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Category Archives for "Surveillance"

DuckDuckGo denies using fingerprinting to track its users

Responding to a forum post that accused it of “fingerprinting users”, privacy-centric search engine DuckDuckGo says that fears are unfounded and that it is not tracking its users.

The allegation was made after the Firefox extension CanvasBlocker showed a warning to users. The suggestion of fingerprinting — gathering as much information as possible about a user through their browser to create a unique identifier that can be used for tracking — is clearly something that would seem to sit in opposition to what DuckDuckGo claims to stand for. The company CEO says the accusation is simply wrong.

Full article: DuckDuckGo denies using fingerprinting to track its users

Facebook Knows How to Track You Using the Dust on Your Camera Lens

In 2014, Facebook filed a patent application for a technique that employs smartphone data to figure out if two people might know each other.

The author, an engineering manager at Facebook named Ben Chen, wrote that it was not merely possible to detect that two smartphones were in the same place at the same time, but that by comparing the accelerometer and gyroscope readings of each phone, the data could identify when people were facing each other or walking together.

That way, Facebook could suggest you friend the person you were talking to at a bar last night, and not all the other people there that you chose not to talk to.

However, Facebook says it hasn’t put this technique into practice.

Full article: Facebook Knows How to Track You Using the Dust on Your Camera Lens

How Facebook Tracks Non-Users via Android Apps

If you quit Facebook or never joined because of its data collecting practices the odds are good the social network is still tracking you – despite your protest.

Facebook collects data of non-users of its social network via dozens of mainstream Android apps that send tracking and personal information back to the social network. Some of the dozens of apps sharing data with Facebook include Kayak, Yelp and Shazam.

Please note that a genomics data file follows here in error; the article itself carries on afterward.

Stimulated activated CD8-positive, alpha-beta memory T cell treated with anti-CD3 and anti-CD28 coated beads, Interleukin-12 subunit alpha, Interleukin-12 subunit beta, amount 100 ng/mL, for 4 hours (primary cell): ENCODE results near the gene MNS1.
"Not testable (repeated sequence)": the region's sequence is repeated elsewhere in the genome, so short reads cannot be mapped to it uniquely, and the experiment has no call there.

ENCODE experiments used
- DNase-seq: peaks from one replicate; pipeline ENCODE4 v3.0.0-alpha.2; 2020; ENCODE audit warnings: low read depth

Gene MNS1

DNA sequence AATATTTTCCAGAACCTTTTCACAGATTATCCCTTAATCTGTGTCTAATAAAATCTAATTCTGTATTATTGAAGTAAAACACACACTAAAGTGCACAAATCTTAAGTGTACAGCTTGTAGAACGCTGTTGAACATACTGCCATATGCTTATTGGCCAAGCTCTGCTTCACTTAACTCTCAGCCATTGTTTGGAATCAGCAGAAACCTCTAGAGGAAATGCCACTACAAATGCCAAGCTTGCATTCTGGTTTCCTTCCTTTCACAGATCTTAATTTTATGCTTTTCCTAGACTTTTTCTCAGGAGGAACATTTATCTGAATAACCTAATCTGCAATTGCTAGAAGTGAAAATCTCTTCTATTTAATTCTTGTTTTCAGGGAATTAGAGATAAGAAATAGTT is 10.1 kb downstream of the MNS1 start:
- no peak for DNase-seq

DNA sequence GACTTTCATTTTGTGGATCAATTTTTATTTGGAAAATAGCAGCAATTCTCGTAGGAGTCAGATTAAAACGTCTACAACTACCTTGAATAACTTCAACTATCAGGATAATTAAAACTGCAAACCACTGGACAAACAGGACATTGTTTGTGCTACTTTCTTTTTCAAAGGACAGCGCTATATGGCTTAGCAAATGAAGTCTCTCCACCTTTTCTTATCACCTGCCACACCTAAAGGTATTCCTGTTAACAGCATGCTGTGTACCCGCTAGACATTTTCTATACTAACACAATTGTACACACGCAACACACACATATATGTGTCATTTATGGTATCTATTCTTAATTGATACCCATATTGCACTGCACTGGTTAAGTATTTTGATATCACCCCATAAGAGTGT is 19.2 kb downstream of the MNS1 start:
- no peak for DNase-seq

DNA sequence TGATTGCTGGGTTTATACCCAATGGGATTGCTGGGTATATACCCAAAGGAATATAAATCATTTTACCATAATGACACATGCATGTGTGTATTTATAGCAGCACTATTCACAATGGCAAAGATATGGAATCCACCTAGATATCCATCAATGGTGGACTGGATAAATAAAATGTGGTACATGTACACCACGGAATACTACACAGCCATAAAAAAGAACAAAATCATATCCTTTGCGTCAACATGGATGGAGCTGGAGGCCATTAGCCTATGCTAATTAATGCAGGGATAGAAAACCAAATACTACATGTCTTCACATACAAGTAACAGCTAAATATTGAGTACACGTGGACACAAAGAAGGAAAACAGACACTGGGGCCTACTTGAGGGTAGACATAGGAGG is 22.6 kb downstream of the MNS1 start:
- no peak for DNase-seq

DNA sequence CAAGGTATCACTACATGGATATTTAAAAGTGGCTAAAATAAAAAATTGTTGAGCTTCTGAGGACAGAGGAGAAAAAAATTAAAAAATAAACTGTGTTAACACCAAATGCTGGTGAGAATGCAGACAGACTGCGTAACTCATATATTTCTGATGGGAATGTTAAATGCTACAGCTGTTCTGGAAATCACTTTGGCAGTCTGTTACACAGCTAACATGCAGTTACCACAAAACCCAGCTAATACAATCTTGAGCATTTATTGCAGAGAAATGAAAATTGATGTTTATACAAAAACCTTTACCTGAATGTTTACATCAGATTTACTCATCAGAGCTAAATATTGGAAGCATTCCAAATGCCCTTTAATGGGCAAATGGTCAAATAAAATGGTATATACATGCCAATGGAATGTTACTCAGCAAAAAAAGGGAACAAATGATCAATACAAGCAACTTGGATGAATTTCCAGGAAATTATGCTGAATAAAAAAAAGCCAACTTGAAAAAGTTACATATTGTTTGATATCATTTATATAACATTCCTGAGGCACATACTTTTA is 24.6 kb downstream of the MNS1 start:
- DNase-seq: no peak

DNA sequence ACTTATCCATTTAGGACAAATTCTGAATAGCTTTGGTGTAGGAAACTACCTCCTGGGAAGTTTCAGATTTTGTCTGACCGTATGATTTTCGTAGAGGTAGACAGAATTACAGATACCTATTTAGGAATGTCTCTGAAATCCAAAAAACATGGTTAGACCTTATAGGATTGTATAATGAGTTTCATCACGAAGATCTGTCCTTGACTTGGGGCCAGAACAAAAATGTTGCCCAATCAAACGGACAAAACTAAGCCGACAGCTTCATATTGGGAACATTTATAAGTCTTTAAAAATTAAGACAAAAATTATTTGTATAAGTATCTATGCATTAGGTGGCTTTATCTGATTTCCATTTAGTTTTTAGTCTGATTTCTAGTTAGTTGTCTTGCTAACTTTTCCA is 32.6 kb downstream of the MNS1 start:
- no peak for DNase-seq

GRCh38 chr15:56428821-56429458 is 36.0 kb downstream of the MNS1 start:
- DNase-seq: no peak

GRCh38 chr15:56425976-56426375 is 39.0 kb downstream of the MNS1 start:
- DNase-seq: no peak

Full article: How Facebook Tracks Non-Users via Android Apps | Threatpost | The first stop for security news

Bulk surveillance is always bad, say human rights groups

A band of human rights organisations have appealed against a top European court’s ruling on bulk surveillance, arguing that any form of mass spying breaches rights to privacy and free expression.

The group, which includes Liberty, Privacy International and the American Civil Liberties Union, has taken issue with parts of a September judgment from the European Court of Human Rights.

Full article: Bulk surveillance is always bad, say human rights orgs appealing against top Euro court • The Register

Airport Surveillance Takes Off in a New, Dangerous Direction

In 2018, we learned that expanded biometric surveillance is coming to an airport near you. This includes face recognition, iris scans, and fingerprints. And government agencies aren’t saying anything about how they will protect this highly sensitive information.

Full article: Year in Review: Airport Surveillance Takes Off in a New, Dangerous Direction | Electronic Frontier Foundation

Facial recognition technology to be used in London streets

Retail zones and shops in the UK capital are guaranteed to be bustling with consumers seeking out presents this Yuletide period. But central London shoppers themselves may also be getting picked out by new facial recognition technology implemented by Metropolitan police.

Source: Facial recognition technology to be used in London streets

Tech’s invasion of our privacy made us more paranoid in 2018

People are flocking to privacy tools online that block trackers following your every click, companies are hiring more privacy experts, and politicians are fighting for legislation to force companies to be more open about how they use your data.

While Cambridge Analytica was the biggest event, other privacy mistakes throughout the year continued to grow people’s concerns.

Full article: Tech’s invasion of our privacy made us more paranoid in 2018 – CNET

The End of Privacy Began in the 1960s

The privacy warriors of the 1960s would have been astounded by what the tech industry has become. They would be more amazed to realize that the policy choices they made back then — to demand data transparency rather than limit data collection, and to legislate the behavior of government but not private industry — enabled today’s tech giants to become as large and powerful as they are.

Full article: Opinion | The End of Privacy Began in the 1960s – The New York Times

Online ads spoil Christmas surprises, raising privacy concerns

Social media users say they’re being burned by online advertisements spoiling “surprise” gifts by popping up in front of the intended recipient. That’s because of data collected through online tracking by companies like Google and Facebook.

Full article: Online ads spoil Christmas surprises, raising privacy concerns | CBC News

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